Diary of a Food Club Support Worker
My name is Simon and I work for a national charity. The following is an insight into working on a food redistribution project across Bristol in challenging and changing times. Opinions and observations are mine, and are not representative of my employer and names have been changed to protect the brilliant.
Around 10 days into this, I noticed a vicious mouth ulcer. Weeks 3 and 4 involved the suppression of teenage spots. Now week 6 appears to be headaches., the chronic kind that never leave in spite of you trying to boot them out with plenty of water and sensible eating times. I’ve never been a hypochondriac, but we all are now, to a degree. “Have I got it?”, “Am I getting it?”, “Do I feel OK?” are common thoughts whenever you stop and think, that’s why I try not to stop and think.
I don’t really do ‘ill’. In my longest period of employment I had one episode of illness in 9 years and that was because management wouldn’t let me come in (I’d smashed by cheekbone and broken my nose playing football, and a geography classroom in a ‘lively’ West London comprehensive was not the safest place to be). Anyway, I’m not ill, it’s just been odd how this cycle of symptoms of working in these strange conditions under pressure, manifests itself.
This week, I had a choking fit in one of the centres this week (not a good or appropriate look). It was a reaction to something going down the ‘wrong pipe’, but I ended up retching on the back steps of the unit in Redcliffe, like an alley cat with a barbed wire furball. Nice. I wiped the tears from my eyes, sanitised everything and jumped back in, feeling vaguely stupid and embarrassed. Maintaining physical distance is difficult in this job, if you get too close it’s tolerated, but dry-retching in polite company would still be frowned upon.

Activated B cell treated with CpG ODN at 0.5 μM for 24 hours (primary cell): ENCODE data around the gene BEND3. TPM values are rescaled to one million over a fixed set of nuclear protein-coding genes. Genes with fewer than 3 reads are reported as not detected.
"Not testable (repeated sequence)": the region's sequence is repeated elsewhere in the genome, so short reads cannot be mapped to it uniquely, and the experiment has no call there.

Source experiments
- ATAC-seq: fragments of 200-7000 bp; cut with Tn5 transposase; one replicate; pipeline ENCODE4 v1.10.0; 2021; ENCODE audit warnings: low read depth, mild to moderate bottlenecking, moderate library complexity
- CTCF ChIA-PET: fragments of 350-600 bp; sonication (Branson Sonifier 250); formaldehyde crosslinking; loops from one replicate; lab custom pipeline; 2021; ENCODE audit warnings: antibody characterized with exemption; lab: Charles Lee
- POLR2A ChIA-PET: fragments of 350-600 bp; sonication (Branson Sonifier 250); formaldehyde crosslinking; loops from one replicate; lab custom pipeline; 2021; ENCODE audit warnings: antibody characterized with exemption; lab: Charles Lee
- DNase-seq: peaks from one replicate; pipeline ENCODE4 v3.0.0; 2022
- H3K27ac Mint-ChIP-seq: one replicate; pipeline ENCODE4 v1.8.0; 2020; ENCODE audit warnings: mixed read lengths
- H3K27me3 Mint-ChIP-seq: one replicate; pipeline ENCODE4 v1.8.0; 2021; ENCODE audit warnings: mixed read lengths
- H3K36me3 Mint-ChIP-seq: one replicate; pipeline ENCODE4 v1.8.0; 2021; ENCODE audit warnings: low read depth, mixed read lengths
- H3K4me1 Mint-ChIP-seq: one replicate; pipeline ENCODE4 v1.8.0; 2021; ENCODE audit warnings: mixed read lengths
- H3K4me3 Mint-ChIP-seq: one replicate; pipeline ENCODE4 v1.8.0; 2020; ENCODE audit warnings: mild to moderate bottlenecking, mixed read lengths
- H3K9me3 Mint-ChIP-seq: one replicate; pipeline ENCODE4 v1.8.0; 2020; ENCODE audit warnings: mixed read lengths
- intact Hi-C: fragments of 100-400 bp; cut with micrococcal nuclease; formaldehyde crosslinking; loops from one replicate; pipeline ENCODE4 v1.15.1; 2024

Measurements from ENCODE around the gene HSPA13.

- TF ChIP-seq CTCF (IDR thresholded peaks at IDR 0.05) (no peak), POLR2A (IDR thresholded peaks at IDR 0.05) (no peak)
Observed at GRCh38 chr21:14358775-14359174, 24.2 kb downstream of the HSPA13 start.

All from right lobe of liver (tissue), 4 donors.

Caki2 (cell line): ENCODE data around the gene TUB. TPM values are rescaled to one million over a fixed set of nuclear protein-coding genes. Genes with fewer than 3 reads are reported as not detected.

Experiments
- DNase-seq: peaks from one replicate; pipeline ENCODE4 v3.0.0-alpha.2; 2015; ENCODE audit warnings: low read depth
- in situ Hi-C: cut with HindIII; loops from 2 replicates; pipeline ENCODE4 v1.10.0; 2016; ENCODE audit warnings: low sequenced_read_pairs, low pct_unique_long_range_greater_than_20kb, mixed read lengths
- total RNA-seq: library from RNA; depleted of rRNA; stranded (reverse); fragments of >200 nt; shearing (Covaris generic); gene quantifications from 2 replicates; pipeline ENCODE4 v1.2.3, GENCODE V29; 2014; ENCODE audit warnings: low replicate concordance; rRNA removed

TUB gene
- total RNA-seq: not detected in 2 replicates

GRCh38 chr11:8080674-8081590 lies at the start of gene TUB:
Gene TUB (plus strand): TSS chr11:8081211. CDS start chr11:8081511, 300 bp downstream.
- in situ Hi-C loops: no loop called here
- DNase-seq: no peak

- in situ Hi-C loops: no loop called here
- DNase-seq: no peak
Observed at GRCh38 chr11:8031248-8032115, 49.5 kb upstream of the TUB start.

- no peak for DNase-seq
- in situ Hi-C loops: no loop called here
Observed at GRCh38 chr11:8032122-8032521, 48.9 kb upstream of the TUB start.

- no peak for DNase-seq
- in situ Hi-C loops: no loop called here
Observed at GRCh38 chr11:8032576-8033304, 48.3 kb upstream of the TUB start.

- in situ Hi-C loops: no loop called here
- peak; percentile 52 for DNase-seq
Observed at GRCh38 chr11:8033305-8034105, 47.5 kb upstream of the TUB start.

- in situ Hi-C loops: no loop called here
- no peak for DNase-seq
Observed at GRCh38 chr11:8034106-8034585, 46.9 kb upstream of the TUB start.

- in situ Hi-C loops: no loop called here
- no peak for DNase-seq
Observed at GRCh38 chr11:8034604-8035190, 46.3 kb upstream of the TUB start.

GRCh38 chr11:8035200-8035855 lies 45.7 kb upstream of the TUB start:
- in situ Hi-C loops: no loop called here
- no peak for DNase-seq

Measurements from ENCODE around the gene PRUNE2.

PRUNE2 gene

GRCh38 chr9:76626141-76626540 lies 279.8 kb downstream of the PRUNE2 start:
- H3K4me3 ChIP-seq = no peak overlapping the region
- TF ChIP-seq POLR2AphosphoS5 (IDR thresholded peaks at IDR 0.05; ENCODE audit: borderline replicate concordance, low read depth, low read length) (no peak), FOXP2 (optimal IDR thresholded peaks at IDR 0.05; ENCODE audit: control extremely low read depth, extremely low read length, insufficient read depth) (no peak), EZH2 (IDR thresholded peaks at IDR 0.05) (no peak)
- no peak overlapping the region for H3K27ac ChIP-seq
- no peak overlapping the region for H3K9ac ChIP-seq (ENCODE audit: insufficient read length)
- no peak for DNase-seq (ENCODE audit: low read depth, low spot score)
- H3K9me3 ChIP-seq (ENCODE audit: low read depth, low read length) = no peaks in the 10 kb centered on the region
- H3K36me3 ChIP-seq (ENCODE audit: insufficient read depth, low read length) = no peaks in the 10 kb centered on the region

Freezers. Chest freezers. They’re here and they’ve come to solve our storage problems. Paul sorts the St Pauls one, I divert to Hartcliffe. It’s a 400 odd litre capacity, chest of joy. This should help to ensure we can store and redistribute more effectively. Feeding Bristol have been working with Paul to help get these financed and delivered.
Later at Broomhill, a passing mother asks what I am doing. I explain and she says some lovely things. I tell her about membership, but she refuses, explaining that her family is in a ‘privileged’ position and would rather the food went to someone who needs it more. I begin to worry that maybe some of our most needy families might think the same or might not even know about the service.
The delivery here is good and we sort the food for tomorrow. The first delivery gives us an indication of what is to follow and it appears that Tofurky smoked deli slices will be fooling meat eater across Bristol this week. Also masses of catering Hollandaise sauce. Hmmmm.
Paul is back and on good form, and we sit down and make some plans for this busiest of weeks, along with Jasmine. It’s really nice to sit down in a large safe space, it’s a glimpse of normality. Later that day I drop in on Emma at Knowle West. She is knee deep in boxes and I drop off a few essentials to top up the club tomorrow. She is a true grafter and is working really hard to make the clubs work.